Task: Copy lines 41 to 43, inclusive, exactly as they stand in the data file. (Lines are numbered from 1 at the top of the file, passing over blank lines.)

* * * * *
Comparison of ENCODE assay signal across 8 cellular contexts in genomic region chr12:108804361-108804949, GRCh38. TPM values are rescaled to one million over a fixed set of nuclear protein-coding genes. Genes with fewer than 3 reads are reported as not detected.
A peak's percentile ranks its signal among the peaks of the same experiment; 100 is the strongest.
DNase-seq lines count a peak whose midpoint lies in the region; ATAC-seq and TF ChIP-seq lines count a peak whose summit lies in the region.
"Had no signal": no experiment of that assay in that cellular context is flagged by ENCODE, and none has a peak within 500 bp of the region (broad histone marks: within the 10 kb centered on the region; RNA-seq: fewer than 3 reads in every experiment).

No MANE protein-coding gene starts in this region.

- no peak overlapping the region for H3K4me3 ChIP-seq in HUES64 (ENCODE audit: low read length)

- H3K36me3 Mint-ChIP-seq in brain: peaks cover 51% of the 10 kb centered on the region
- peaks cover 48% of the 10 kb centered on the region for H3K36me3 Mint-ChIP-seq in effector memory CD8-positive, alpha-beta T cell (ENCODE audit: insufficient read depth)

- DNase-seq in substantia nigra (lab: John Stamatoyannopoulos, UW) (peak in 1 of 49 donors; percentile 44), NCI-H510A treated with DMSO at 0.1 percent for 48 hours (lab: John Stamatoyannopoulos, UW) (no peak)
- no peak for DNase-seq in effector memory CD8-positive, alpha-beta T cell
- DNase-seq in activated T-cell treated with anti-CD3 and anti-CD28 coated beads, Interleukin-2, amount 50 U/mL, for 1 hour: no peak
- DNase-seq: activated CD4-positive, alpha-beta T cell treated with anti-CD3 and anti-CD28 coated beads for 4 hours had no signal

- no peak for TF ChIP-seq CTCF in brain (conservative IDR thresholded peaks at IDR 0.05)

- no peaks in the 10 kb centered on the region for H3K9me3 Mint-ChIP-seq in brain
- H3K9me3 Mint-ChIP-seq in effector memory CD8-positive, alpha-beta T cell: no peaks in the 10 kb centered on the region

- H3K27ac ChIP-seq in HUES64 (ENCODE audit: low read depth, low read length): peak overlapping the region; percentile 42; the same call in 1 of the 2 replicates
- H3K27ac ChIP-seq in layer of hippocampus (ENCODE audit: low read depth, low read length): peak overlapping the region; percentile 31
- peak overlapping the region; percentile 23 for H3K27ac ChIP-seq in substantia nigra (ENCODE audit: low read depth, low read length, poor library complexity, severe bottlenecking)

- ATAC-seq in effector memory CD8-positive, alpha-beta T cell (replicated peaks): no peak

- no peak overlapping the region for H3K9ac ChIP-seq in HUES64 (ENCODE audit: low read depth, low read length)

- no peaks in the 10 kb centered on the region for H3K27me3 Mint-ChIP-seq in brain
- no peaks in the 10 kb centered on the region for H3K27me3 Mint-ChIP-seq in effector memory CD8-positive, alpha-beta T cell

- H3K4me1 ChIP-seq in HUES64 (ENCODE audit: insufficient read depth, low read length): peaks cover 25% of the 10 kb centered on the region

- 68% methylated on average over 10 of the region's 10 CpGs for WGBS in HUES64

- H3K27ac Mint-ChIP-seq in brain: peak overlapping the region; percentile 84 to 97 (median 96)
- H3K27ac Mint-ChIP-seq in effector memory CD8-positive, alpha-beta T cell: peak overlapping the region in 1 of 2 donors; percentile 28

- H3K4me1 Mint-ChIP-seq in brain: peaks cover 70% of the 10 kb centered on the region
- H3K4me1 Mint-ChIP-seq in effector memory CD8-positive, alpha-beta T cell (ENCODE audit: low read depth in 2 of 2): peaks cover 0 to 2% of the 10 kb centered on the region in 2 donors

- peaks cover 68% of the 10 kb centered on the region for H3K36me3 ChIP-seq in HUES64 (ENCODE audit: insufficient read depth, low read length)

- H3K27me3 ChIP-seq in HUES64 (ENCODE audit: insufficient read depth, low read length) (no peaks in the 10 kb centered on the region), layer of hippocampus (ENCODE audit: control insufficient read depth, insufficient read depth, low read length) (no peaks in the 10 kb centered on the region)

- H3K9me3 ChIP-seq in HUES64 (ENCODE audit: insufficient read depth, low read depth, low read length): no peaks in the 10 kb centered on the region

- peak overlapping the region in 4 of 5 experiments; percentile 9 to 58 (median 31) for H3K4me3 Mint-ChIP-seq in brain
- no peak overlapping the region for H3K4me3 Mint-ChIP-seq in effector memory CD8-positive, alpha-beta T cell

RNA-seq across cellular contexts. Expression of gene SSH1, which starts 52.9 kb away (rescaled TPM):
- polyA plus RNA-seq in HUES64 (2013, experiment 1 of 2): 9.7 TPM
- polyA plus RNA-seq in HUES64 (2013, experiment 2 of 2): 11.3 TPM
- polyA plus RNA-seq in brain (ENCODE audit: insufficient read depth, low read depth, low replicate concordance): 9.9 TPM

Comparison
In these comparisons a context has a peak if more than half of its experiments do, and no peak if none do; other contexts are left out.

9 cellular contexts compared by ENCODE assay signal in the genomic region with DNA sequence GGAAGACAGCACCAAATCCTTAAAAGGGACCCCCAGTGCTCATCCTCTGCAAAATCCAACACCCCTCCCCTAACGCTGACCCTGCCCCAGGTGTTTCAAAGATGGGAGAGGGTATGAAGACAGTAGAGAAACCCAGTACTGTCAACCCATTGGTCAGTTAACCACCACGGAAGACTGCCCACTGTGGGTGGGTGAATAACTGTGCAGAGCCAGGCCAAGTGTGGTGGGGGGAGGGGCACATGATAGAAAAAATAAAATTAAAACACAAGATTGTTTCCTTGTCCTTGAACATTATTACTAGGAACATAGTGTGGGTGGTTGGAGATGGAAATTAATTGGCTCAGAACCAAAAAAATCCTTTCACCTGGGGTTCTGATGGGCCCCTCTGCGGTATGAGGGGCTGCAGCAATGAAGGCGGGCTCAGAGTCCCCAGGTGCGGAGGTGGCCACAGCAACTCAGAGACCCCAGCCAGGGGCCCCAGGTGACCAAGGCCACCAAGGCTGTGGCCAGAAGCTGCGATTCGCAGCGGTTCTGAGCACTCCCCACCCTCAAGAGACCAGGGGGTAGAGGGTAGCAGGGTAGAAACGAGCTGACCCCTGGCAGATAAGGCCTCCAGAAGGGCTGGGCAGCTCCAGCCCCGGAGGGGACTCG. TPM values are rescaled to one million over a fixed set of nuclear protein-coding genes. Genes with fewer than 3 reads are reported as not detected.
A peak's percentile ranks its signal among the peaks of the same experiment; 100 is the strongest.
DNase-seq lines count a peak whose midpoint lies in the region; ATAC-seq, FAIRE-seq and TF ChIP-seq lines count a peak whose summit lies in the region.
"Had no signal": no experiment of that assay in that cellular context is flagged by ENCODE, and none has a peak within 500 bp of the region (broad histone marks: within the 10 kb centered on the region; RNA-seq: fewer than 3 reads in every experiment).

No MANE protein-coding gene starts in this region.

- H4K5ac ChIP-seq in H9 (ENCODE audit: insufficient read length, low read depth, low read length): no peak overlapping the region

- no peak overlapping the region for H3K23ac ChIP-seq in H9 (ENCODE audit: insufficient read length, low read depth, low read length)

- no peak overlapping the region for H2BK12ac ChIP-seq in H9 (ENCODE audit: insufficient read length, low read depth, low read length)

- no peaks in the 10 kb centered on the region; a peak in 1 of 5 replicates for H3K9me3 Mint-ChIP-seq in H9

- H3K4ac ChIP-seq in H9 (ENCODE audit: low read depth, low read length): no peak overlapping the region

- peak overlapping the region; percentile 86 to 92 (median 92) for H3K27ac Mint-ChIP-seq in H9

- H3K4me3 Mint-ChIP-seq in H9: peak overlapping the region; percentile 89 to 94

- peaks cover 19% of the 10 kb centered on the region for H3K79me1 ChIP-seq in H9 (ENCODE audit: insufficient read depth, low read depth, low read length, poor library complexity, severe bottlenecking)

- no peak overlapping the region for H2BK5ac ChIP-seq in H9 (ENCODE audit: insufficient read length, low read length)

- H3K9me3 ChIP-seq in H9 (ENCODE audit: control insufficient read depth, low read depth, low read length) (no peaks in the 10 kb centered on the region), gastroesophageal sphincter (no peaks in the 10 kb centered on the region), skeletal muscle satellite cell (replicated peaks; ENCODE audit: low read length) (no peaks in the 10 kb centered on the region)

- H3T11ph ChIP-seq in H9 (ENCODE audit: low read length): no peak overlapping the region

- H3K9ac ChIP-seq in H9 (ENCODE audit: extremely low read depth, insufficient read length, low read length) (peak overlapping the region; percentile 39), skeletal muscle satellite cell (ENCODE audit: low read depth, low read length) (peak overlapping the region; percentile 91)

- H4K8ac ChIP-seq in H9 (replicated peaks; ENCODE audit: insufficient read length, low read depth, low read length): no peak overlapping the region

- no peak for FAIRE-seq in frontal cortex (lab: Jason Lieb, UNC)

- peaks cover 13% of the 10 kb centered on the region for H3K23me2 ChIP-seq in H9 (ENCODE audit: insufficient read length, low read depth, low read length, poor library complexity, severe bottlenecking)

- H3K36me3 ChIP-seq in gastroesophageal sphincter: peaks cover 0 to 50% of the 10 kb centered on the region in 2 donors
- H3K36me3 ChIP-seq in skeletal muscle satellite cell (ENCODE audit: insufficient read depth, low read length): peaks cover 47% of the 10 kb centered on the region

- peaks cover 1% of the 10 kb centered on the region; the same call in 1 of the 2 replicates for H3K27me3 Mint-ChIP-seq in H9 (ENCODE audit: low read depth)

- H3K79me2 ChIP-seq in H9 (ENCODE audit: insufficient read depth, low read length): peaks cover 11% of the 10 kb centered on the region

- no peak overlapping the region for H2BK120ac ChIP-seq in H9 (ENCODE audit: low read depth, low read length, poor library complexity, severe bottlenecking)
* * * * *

A peak's percentile ranks its signal among the peaks of the same experiment; 100 is the strongest.
DNase-seq lines count a peak whose midpoint lies in the region; ATAC-seq, FAIRE-seq and TF ChIP-seq lines count a peak whose summit lies in the region.
"Had no signal": no experiment of that assay in that cellular context is flagged by ENCODE, and none has a peak within 500 bp of the region (broad histone marks: within the 10 kb centered on the region; RNA-seq: fewer than 3 reads in every experiment).